Vengai Rice has overcome illegal immigration, homelessness and isolation but now years later, as the owner of his own business based in Hout Bay, he can say it was all worth it.
“Yes, the tunnel is dark, but at the end, there might be light,” he says.
For those who don’t know his story, Mr Rice, 40, comes across as an ordinary man trying to make an honest living. However, just over 12 years ago, he was a beggar on the streets of Cape Town.
“My name is Vengai. We used to be called Mupunga. It was a Shona name. But because the white settlers didn’t know how to pronounce our surname, he asked my father what Mupunga meant in English. My father said rice, and now that is my surname. Everybody calls me Rice.”
Mr Rice, who now lives in Samora Machel, near Philippi, lost his job in 2006, the same year he lost his father.
When the government was hit by sanctions, the jewellery manufacturing company, Aurex Holdings was forced to retrench
3 000 workers. With Mr Rice now expected to be the breadwinner for his eight family members and children of his own, his only option was to flee Zimbabwe.
“It was hard to get a passport because of politics in Zimbabwe at the time,” said Mr Rice.
In order to escape to South Africa, he had to travel illegally by foot and cross the Limpopo River. He, along with the other refugees, made a human chain by holding hands.
“There were many of them that tried to make it, but they died on the way. The most difficult part is leaving them behind,” said Mr Rice.
When he came to Cape Town, Mr Rice was homeless for the first few months. It was this period of his life that opened his eyes to the xenophobia in South Africa. “I wasn’t taking a bath, not combing my hair. The clothes I was wearing were dirty. If I approached someone who doesn’t know my story, they perceive me to be mad or a drug addict.”
Life started looking up after Malcolm Watkins from Grassy Park took Mr Rice in and taught him brickwork, painting and other skills that would later lead to the creation of Rice Home Maintenance, a building and construction company.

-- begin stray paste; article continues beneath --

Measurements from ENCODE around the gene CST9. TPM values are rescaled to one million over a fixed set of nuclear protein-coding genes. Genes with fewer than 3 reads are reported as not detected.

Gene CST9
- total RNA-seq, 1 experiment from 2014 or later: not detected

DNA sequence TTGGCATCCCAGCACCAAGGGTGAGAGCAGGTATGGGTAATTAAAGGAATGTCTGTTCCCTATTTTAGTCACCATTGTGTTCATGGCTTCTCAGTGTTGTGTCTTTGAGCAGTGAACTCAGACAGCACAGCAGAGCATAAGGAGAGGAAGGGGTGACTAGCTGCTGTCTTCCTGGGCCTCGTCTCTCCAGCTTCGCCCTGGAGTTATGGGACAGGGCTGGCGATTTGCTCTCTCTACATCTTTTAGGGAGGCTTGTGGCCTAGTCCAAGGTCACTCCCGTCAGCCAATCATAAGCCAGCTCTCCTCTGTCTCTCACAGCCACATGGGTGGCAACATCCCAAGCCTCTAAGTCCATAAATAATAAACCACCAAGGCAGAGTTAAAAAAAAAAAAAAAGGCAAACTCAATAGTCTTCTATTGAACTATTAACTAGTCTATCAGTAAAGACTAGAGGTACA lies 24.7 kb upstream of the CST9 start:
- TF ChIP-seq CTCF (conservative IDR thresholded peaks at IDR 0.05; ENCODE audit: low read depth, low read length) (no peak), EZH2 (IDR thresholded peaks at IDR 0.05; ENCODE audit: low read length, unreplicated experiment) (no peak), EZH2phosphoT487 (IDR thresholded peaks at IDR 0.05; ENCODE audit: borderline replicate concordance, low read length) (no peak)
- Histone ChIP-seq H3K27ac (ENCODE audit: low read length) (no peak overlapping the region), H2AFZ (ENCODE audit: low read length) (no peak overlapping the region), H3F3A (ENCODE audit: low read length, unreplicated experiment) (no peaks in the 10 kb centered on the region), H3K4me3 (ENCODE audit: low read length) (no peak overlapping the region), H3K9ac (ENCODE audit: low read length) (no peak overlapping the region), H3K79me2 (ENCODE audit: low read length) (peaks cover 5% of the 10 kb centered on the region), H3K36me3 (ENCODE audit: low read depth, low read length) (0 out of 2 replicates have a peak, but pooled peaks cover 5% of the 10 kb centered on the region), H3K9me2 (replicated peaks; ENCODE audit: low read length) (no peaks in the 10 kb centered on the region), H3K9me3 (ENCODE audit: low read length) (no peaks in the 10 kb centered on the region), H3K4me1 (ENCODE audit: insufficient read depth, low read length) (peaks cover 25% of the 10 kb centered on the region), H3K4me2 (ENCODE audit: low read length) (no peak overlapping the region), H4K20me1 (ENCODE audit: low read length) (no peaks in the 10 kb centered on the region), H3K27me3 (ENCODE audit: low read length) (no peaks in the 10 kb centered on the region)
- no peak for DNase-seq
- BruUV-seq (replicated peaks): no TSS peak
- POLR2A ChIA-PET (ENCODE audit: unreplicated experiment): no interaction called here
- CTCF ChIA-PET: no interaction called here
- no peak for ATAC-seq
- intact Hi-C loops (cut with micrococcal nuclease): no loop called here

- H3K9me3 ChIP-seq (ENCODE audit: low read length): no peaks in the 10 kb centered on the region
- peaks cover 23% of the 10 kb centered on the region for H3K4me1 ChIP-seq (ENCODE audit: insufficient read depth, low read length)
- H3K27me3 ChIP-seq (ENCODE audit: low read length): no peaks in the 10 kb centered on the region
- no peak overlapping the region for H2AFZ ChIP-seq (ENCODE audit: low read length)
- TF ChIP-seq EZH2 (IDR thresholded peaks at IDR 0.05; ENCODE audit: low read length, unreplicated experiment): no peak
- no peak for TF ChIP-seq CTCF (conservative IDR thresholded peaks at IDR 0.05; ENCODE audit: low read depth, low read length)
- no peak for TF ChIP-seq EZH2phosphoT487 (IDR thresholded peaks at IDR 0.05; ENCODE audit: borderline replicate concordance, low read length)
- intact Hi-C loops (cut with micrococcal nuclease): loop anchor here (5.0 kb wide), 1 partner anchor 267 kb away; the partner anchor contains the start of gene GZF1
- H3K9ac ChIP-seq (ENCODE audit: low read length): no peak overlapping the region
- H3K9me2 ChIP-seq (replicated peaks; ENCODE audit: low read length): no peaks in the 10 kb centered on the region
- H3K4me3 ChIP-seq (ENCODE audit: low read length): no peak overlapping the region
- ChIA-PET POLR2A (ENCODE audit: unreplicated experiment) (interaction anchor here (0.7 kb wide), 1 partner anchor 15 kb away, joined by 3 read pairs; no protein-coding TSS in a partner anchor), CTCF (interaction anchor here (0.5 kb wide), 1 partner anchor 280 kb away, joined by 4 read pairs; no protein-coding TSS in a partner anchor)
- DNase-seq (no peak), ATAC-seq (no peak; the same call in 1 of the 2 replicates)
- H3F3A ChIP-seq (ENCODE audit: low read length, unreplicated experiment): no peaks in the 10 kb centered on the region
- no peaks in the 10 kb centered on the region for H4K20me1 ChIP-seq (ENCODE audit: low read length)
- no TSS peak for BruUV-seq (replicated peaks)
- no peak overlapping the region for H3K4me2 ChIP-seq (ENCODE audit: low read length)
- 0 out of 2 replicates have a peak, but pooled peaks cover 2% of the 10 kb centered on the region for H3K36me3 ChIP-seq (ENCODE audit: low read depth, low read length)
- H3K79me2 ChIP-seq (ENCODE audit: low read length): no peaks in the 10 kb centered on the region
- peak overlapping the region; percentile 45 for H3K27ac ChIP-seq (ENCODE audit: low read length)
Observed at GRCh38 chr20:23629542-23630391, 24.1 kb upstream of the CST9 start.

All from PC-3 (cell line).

“I call him my father now, we’re like family. He took me off the streets and found me a shack. I was so happy, I almost shed tears,” recalled Mr Rice.
While working for Mr Watkins, Mr Rice was saving money to send home and pay for his tertiary education. He completed his certificate at Northlink College in Belhar and passed the trade test, in order to be qualified. The dream of starting his own business was the driving force behind all his hard work.
After a quiet period of having no work, Mr Rice started applying for gardening jobs.
Jennifer Hume Wucherpfinneg, a Claremont resident, decided to employ Mr Rice as a gardener once a week. After a few months of working for her, she finally sat him down and helped him get his dream started.
“She’s the one who helped me to buy my own bakkie and register my company. She bought the bakkie and put it in my name. All of the smalls jobs I had, I saved money bit by bit, until I could pay her back,” said Mr Rice. “We’re still very close, and keep in contact often.”
Years later, Mr Rice has employed eight workers.
“As a black person and as a foreigner, it wasn’t easy to get clients. You have to earn that trust, it isn’t handed to you on a silver platter,” said a smiling Mr Rice.
For all your interior and exterior renovations and maintenance jobs, contact Mr Rice on 078 217 0217 and find successful project pictures on his Facebook page.